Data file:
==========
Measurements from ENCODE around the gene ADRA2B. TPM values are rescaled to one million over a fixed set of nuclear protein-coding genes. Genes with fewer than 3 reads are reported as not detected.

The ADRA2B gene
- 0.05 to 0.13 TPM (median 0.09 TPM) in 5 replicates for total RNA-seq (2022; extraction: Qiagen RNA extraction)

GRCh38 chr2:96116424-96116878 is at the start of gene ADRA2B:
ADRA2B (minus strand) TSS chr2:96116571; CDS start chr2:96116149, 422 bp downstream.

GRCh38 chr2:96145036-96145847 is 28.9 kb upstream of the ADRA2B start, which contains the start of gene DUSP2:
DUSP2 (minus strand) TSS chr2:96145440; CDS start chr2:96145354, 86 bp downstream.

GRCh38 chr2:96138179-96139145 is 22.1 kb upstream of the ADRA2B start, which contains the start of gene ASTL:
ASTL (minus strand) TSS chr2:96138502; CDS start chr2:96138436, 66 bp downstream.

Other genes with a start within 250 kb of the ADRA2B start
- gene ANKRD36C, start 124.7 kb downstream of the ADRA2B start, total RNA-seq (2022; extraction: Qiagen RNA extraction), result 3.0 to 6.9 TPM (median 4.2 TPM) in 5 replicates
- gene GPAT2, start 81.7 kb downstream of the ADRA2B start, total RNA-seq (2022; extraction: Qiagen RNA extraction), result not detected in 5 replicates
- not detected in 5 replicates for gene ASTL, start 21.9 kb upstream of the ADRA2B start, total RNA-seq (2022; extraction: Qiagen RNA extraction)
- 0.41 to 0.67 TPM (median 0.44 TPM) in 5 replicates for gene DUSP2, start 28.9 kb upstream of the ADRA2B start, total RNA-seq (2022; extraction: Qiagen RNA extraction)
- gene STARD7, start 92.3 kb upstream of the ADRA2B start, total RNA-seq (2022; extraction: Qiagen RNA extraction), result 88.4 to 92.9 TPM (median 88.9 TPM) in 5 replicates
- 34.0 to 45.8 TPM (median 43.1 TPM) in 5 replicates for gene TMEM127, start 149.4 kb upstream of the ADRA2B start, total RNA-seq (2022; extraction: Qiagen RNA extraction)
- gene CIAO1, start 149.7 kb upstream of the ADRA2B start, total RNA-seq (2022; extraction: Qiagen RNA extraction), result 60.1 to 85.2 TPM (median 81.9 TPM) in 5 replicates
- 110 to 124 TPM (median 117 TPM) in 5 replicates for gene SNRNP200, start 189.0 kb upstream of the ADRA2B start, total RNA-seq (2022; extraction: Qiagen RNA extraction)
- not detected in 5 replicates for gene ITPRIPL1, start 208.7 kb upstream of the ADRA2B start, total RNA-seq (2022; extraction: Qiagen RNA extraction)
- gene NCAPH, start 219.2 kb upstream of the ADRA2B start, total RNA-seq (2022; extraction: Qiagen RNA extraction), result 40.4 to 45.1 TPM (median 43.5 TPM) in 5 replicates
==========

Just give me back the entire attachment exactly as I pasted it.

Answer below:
Measurements from ENCODE around the gene ADRA2B. TPM values are rescaled to one million over a fixed set of nuclear protein-coding genes. Genes with fewer than 3 reads are reported as not detected.

The ADRA2B gene
- 0.05 to 0.13 TPM (median 0.09 TPM) in 5 replicates for total RNA-seq (2022; extraction: Qiagen RNA extraction)

GRCh38 chr2:96116424-96116878 is at the start of gene ADRA2B:
ADRA2B (minus strand) TSS chr2:96116571; CDS start chr2:96116149, 422 bp downstream.

GRCh38 chr2:96145036-96145847 is 28.9 kb upstream of the ADRA2B start, which contains the start of gene DUSP2:
DUSP2 (minus strand) TSS chr2:96145440; CDS start chr2:96145354, 86 bp downstream.

GRCh38 chr2:96138179-96139145 is 22.1 kb upstream of the ADRA2B start, which contains the start of gene ASTL:
ASTL (minus strand) TSS chr2:96138502; CDS start chr2:96138436, 66 bp downstream.

Other genes with a start within 250 kb of the ADRA2B start
- gene ANKRD36C, start 124.7 kb downstream of the ADRA2B start, total RNA-seq (2022; extraction: Qiagen RNA extraction), result 3.0 to 6.9 TPM (median 4.2 TPM) in 5 replicates
- gene GPAT2, start 81.7 kb downstream of the ADRA2B start, total RNA-seq (2022; extraction: Qiagen RNA extraction), result not detected in 5 replicates
- not detected in 5 replicates for gene ASTL, start 21.9 kb upstream of the ADRA2B start, total RNA-seq (2022; extraction: Qiagen RNA extraction)
- 0.41 to 0.67 TPM (median 0.44 TPM) in 5 replicates for gene DUSP2, start 28.9 kb upstream of the ADRA2B start, total RNA-seq (2022; extraction: Qiagen RNA extraction)
- gene STARD7, start 92.3 kb upstream of the ADRA2B start, total RNA-seq (2022; extraction: Qiagen RNA extraction), result 88.4 to 92.9 TPM (median 88.9 TPM) in 5 replicates
- 34.0 to 45.8 TPM (median 43.1 TPM) in 5 replicates for gene TMEM127, start 149.4 kb upstream of the ADRA2B start, total RNA-seq (2022; extraction: Qiagen RNA extraction)
- gene CIAO1, start 149.7 kb upstream of the ADRA2B start, total RNA-seq (2022; extraction: Qiagen RNA extraction), result 60.1 to 85.2 TPM (median 81.9 TPM) in 5 replicates
- 110 to 124 TPM (median 117 TPM) in 5 replicates for gene SNRNP200, start 189.0 kb upstream of the ADRA2B start, total RNA-seq (2022; extraction: Qiagen RNA extraction)
- not detected in 5 replicates for gene ITPRIPL1, start 208.7 kb upstream of the ADRA2B start, total RNA-seq (2022; extraction: Qiagen RNA extraction)
- gene NCAPH, start 219.2 kb upstream of the ADRA2B start, total RNA-seq (2022; extraction: Qiagen RNA extraction), result 40.4 to 45.1 TPM (median 43.5 TPM) in 5 replicates